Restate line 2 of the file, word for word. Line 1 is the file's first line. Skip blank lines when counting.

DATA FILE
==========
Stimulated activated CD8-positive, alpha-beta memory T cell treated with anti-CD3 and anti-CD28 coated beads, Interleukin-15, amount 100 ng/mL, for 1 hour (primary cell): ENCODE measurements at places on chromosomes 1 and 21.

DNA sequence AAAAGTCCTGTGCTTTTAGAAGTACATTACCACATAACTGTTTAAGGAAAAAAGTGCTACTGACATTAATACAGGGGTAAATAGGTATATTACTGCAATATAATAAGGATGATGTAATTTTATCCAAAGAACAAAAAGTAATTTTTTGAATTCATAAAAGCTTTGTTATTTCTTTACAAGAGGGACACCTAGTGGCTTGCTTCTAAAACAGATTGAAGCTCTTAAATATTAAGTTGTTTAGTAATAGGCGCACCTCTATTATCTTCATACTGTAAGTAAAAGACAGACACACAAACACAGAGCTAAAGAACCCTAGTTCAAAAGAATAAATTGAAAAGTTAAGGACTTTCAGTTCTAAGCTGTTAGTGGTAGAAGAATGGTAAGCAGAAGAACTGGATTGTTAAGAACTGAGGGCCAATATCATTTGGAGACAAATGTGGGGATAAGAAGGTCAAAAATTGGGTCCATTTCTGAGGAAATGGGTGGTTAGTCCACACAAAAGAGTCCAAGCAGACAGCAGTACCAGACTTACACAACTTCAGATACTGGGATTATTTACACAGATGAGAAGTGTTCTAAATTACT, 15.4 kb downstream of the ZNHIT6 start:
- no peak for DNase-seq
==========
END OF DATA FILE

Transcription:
DNA sequence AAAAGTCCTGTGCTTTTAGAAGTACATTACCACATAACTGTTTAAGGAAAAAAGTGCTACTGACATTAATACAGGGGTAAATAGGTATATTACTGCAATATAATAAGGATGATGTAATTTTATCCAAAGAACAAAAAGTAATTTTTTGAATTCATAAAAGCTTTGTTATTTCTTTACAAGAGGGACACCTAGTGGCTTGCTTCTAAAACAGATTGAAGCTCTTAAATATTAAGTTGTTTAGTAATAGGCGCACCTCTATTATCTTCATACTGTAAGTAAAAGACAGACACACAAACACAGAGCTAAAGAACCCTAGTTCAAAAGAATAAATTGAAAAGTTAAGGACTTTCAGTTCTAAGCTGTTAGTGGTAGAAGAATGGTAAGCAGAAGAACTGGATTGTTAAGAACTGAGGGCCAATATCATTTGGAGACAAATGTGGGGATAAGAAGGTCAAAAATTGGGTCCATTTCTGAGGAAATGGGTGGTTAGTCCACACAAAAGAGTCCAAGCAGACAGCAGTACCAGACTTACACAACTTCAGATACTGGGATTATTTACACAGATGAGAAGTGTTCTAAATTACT, 15.4 kb downstream of the ZNHIT6 start: